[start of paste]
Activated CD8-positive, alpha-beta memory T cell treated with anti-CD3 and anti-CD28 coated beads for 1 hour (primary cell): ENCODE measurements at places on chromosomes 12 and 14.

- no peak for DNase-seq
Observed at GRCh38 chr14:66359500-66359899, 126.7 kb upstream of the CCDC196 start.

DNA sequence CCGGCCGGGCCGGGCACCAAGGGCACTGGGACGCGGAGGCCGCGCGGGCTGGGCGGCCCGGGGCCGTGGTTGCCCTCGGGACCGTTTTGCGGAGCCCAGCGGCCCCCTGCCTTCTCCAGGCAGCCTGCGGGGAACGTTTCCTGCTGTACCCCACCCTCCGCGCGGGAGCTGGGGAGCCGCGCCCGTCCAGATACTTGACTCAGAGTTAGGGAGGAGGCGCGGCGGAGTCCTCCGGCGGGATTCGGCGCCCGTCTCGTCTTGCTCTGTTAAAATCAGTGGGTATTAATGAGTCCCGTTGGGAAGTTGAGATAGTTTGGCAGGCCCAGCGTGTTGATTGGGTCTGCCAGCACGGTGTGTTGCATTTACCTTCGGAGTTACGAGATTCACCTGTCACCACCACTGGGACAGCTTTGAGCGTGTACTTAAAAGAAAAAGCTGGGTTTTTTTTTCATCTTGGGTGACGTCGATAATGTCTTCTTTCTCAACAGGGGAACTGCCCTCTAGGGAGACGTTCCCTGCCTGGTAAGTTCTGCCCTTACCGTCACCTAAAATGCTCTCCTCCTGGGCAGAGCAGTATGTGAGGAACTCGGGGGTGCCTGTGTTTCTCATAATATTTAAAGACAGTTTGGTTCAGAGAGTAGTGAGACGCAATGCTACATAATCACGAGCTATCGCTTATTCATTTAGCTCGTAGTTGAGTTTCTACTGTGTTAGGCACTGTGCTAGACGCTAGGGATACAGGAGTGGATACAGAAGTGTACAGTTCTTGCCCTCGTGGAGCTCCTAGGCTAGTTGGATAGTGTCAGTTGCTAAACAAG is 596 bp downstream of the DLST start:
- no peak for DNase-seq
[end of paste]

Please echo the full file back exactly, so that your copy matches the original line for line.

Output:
Activated CD8-positive, alpha-beta memory T cell treated with anti-CD3 and anti-CD28 coated beads for 1 hour (primary cell): ENCODE measurements at places on chromosomes 12 and 14.

- no peak for DNase-seq
Observed at GRCh38 chr14:66359500-66359899, 126.7 kb upstream of the CCDC196 start.

DNA sequence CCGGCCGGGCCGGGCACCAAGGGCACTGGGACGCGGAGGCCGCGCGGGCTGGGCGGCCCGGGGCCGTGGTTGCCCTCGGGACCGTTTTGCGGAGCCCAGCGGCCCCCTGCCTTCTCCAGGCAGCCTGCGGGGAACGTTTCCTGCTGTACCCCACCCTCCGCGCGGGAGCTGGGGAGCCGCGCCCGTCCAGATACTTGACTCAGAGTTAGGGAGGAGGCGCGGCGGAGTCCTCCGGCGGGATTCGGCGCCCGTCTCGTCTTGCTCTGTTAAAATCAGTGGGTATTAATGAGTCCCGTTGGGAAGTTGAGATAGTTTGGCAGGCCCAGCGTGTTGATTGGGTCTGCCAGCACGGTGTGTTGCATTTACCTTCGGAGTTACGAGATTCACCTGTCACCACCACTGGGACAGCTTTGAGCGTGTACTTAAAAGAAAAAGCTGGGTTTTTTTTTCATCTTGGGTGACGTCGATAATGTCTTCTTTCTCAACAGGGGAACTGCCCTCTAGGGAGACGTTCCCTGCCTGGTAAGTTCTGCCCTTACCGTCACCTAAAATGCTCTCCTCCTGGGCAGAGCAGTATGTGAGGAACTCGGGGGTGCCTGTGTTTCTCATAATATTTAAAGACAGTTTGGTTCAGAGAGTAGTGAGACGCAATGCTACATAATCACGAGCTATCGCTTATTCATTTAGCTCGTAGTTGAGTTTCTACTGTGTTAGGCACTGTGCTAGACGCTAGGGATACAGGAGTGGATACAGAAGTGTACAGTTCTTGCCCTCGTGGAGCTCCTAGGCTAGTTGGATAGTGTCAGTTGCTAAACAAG is 596 bp downstream of the DLST start:
- no peak for DNase-seq